But anyway, the grain – now extracted of all of its sugars – is emptied into a big sack ready for cows to eat. It smells like bran ﬂakes. Very hot bran ﬂakes. Looking again, I saw Tom inside the mash tun, sweeping it out and getting it ready for sterilisation. It was the perfect balance of precision technology and good old-fashioned labour.
Worts and all
Next, the vorlaufed – or clariﬁ ed – wort is added to a kettle, or copper, to boil and sanitise. And this is where the hops are added. Interestingly, Tom explained that adding the hops – in this case Southern Hemisphere hops – at the beginning of this process makes a more bitter product; at the end a more subtle ﬂ avour. I added the hops to our T3 Tech Tipple. In a nutshell, this liquid is then pumped through to the fermentation vessel, where yeast is added. Fermentation takes anywhere from a few days to a week.
So I'd be back soon to see how our T3 pale ale was doing. As an aside, Tom explained that Moor has its own 'yeast pimp' – a man who comes and checks the amount of active yeast in the brew. This is how the brewer knows when to crop (or remove the yeast) and crash- cool. Of course, when you chill the beer, the yeast goes to sleep. The fermentation vessels are crash-cooled using Glycol-clad cooling jackets, which takes the beer from 20 degrees to minus-four degrees in 2448 hours.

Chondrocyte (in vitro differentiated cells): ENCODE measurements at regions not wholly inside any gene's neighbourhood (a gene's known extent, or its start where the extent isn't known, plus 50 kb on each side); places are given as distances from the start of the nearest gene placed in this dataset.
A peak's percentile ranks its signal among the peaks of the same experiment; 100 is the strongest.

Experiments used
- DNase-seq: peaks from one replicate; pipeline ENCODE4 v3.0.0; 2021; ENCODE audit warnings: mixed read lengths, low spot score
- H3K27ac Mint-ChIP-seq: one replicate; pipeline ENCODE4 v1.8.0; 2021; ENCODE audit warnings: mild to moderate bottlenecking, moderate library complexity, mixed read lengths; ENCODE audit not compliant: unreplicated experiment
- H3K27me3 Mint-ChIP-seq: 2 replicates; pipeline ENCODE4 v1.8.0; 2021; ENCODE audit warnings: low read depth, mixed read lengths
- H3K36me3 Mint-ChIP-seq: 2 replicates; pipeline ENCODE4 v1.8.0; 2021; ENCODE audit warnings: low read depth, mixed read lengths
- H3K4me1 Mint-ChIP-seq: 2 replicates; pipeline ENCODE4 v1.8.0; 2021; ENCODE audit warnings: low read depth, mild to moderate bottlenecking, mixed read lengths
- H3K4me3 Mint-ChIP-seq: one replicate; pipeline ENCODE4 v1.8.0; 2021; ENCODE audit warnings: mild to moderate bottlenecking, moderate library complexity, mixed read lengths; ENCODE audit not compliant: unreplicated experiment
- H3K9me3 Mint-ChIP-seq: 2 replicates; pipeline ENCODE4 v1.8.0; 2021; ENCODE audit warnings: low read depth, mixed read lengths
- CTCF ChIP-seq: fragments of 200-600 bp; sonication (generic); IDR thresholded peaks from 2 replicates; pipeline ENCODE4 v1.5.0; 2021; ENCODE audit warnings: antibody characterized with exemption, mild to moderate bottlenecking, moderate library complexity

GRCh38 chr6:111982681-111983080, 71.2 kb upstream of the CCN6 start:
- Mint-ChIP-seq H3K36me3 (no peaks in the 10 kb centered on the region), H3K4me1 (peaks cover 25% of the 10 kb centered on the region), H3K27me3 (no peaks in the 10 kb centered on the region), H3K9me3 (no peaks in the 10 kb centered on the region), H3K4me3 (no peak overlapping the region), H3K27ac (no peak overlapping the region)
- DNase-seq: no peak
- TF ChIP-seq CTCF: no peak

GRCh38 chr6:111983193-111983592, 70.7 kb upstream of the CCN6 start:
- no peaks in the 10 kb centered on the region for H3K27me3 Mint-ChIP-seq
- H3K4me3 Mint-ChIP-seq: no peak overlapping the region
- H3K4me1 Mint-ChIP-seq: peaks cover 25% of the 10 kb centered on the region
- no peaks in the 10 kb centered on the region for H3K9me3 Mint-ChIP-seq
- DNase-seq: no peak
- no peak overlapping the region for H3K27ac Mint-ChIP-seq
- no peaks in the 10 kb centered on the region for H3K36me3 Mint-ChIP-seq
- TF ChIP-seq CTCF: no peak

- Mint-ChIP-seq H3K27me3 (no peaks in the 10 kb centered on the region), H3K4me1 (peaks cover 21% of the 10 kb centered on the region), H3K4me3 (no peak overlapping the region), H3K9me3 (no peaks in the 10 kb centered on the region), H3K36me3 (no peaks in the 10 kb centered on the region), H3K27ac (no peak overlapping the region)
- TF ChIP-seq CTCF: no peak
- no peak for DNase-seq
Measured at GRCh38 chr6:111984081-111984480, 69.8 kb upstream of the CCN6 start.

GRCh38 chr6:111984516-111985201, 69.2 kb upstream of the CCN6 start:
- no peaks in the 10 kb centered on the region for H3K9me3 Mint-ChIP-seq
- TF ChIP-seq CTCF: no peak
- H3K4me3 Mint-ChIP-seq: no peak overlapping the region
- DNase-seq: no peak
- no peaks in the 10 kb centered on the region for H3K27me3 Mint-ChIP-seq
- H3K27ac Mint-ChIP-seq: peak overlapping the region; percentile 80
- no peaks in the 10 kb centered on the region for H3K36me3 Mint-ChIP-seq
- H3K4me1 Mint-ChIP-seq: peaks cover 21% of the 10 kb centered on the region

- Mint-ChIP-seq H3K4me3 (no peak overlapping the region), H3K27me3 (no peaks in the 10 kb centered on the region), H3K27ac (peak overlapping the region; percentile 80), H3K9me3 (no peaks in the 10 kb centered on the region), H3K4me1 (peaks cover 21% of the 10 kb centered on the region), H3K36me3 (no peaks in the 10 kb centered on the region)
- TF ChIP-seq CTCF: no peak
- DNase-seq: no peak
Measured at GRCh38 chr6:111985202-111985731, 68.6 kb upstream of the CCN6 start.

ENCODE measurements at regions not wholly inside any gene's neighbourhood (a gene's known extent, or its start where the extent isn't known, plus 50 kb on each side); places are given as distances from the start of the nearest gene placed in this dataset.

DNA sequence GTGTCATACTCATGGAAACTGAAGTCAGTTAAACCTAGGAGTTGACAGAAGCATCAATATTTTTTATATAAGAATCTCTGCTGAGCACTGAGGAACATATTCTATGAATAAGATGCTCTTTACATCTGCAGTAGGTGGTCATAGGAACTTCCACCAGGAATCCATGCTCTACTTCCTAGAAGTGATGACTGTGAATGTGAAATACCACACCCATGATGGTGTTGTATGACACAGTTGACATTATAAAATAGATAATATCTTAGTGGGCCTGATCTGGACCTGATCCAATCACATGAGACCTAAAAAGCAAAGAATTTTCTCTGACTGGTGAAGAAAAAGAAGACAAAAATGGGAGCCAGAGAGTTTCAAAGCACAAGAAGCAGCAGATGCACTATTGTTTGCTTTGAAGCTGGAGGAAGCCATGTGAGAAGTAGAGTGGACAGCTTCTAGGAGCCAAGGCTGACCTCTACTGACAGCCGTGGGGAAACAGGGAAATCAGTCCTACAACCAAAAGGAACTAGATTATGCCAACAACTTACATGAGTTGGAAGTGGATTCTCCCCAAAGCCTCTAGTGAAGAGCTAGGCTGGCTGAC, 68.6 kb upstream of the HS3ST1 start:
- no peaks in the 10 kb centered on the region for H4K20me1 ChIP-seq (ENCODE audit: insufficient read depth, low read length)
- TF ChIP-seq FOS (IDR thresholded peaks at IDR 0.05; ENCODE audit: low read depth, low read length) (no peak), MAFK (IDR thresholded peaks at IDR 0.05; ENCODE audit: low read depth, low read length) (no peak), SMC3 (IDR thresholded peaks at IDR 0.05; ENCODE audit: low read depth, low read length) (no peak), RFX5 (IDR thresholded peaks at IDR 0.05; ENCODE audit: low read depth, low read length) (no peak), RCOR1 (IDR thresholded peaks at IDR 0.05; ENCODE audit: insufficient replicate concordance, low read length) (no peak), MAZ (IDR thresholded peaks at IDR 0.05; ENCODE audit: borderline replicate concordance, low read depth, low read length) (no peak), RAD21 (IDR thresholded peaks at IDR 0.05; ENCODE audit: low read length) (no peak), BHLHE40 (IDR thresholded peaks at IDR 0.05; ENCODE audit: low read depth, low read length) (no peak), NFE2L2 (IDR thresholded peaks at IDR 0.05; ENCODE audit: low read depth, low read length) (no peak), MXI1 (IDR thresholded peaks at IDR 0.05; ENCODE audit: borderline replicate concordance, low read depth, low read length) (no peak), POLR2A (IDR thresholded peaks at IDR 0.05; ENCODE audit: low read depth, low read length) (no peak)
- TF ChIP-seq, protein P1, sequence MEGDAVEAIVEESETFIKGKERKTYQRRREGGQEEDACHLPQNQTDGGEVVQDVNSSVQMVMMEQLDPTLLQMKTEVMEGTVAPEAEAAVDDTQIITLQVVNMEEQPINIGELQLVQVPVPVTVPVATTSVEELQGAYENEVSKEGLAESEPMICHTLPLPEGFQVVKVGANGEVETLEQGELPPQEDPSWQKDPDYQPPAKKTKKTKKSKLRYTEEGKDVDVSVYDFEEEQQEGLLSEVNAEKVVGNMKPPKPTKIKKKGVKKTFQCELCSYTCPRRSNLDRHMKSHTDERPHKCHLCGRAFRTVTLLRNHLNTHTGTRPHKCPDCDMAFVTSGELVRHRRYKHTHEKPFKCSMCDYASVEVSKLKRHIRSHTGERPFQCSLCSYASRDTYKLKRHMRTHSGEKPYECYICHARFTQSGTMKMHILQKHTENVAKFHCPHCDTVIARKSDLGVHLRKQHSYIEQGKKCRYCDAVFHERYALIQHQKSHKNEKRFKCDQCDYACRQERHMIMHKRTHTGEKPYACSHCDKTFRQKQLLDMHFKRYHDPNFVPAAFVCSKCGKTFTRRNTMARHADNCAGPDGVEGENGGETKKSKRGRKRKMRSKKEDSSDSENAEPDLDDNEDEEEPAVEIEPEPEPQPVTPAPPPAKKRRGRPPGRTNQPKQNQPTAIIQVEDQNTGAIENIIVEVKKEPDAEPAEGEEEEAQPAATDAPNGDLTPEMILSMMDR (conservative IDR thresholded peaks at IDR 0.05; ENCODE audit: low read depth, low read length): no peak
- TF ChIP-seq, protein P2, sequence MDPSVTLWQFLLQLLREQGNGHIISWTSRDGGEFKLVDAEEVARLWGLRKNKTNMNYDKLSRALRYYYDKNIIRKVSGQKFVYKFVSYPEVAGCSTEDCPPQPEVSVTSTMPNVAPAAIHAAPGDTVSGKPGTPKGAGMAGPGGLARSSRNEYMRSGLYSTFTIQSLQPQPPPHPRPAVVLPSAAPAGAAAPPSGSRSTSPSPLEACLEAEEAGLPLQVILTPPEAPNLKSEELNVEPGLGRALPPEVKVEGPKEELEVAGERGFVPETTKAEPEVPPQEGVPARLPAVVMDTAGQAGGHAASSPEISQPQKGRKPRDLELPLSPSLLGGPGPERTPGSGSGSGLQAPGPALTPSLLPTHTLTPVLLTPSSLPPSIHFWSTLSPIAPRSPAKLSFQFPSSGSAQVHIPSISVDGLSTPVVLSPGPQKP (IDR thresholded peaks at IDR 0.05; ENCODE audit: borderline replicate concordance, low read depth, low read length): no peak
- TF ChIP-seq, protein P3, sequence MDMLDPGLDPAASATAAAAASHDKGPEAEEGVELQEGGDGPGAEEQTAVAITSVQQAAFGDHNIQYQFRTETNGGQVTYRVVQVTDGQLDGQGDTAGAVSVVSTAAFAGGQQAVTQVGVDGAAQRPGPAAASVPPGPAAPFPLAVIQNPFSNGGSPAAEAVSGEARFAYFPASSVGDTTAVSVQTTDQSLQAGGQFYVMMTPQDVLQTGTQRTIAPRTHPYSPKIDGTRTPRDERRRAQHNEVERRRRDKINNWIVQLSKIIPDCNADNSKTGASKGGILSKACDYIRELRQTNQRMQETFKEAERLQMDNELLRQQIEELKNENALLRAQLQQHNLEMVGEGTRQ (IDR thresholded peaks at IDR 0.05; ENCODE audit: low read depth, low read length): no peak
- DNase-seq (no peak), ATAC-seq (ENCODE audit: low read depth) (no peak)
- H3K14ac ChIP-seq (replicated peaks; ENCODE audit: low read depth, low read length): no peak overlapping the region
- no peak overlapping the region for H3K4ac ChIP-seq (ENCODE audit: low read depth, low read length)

There's a whopping 3,300 litres of beer in each vessel, which is siphoned off to the ﬁlling machine. Madness. Then there's the canning process. Of course, cans are cool again, and no longer associated with a sub-par beer. And this is where I was amazed by an awesome bit of industrial tech: namely, the Lubeca Can Seam two-head seamer. This £300,000 piece of huge mechanical magic ensures that no beer ever touches the metal, thus ruining the ﬂavour (the cans have a membrane inside, and this is never torn by the Lubeca). It goes at a frightening pace.
The cans are actually ﬁ lled by yet another impressive machine – the Leibinger Counterpressure Filler. Cans are purged with CO2, which removes oxygen before the ﬁ lling process begins, and then the Lubeca takes over the crimping and seaming. It's a hugely impressive process. If there's one thing I learnt on my T3 beer-brewing adventure, it's that precision is key.
The master brewers at Moor Beer leave nothing to chance – theirs is a craft that's built on history but facilitated by modern brewing technology. Returning to the brewery, myself and Senior Art Editor Simon ﬁnally got a chance to sample some T3 Tech Tipple – served to us by Justin, the brewery's owner no less.
A 4.1% variant on Moor's excellent can-conditioned So'Hop, it's a slightly ﬂ oral, smooth pale ale that's extremely drinkable – and I still don't know if the latter is a good or bad thing. We've ordered a load of Tech Tipple to send out to some of our best friends, assuming the T3 team doesn't get its grubby hands on it ﬁrst.
Liked this? Check out Man vs Tech: Avoid a DIY disaster